Racism on the jobsite: How hate erodes construction’s bottom line


Industry leaders say that eliminating racist actions and attitudes in construction is the right thing to do. Here are five other reasons.

As 2020 enters its final months, the construction industry is grappling with how to deal with overtly racist acts in its midst, even as George Floyd’s and Breonna Taylor’s deaths at the hands of police have spurred a broader reckoning with racism in the United States and around the world.

From nooses hung on display in work areas to verbal harassment to racist graffiti in port-a-potties, there have been nearly 20 reported incidents of hate and discrimination on North American jobsites this year. (For a recap of some of the most recent jobsite episodes, see Construction Dive’s Racist Incidents Timeline).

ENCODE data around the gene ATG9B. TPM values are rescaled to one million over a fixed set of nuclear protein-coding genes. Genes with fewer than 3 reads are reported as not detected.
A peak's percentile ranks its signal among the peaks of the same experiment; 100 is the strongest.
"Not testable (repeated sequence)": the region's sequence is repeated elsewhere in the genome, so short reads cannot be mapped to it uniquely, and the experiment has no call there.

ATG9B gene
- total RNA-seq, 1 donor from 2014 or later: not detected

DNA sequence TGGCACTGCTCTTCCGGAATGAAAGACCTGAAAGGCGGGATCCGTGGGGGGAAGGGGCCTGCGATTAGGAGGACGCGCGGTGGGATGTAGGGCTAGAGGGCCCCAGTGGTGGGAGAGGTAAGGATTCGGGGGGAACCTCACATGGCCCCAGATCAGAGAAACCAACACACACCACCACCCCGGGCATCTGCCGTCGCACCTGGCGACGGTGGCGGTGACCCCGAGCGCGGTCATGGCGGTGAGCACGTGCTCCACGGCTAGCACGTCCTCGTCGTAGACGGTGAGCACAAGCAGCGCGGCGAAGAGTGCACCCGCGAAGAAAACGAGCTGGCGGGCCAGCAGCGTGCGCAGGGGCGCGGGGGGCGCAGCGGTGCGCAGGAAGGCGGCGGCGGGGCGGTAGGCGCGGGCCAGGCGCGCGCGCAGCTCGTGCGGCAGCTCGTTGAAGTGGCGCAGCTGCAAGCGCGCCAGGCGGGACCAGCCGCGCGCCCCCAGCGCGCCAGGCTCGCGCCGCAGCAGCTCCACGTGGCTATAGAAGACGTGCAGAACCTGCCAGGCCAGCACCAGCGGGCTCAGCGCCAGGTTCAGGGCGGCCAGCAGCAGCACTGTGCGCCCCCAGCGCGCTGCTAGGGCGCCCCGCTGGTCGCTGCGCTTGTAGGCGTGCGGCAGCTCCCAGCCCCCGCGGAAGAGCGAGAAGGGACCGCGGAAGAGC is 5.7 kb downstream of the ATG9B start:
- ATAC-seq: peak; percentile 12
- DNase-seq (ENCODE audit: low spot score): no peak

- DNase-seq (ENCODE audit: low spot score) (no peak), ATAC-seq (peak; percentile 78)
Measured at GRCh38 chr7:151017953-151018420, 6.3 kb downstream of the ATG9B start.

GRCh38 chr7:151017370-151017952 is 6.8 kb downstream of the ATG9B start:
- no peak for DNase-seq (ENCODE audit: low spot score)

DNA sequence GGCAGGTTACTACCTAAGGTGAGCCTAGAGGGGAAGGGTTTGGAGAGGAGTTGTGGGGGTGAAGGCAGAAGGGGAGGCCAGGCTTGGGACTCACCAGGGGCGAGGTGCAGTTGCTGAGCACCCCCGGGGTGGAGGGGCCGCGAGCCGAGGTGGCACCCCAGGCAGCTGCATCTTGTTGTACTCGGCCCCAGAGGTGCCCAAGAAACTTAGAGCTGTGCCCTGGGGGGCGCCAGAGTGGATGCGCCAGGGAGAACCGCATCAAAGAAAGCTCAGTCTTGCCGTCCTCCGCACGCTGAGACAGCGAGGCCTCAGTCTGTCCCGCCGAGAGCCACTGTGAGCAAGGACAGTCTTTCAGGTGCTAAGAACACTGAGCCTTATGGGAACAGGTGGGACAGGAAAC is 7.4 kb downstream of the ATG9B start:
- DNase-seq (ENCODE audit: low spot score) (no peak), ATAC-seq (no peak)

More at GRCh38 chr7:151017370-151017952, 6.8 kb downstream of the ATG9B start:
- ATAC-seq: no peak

But racist attitudes and actions are nothing new in the construction industry.

2. Racism makes a jobsite more dangerous than it needs to be

Disengaged employees on construction sites pose another risk to profits in terms of safety, experts say.

“Safety and trust are deeply connected in construction,” said Allison Glussi, director of human resources at New York-based Bright Power, a provider of energy and water management systems for building owners. “You need to know that where safety is concerned, your co-worker is going to do their job. But if people are expressing hate on the jobsite, how can you feel confident and trust that they will keep you safe?”

Read the full article on Construction Dive’s website.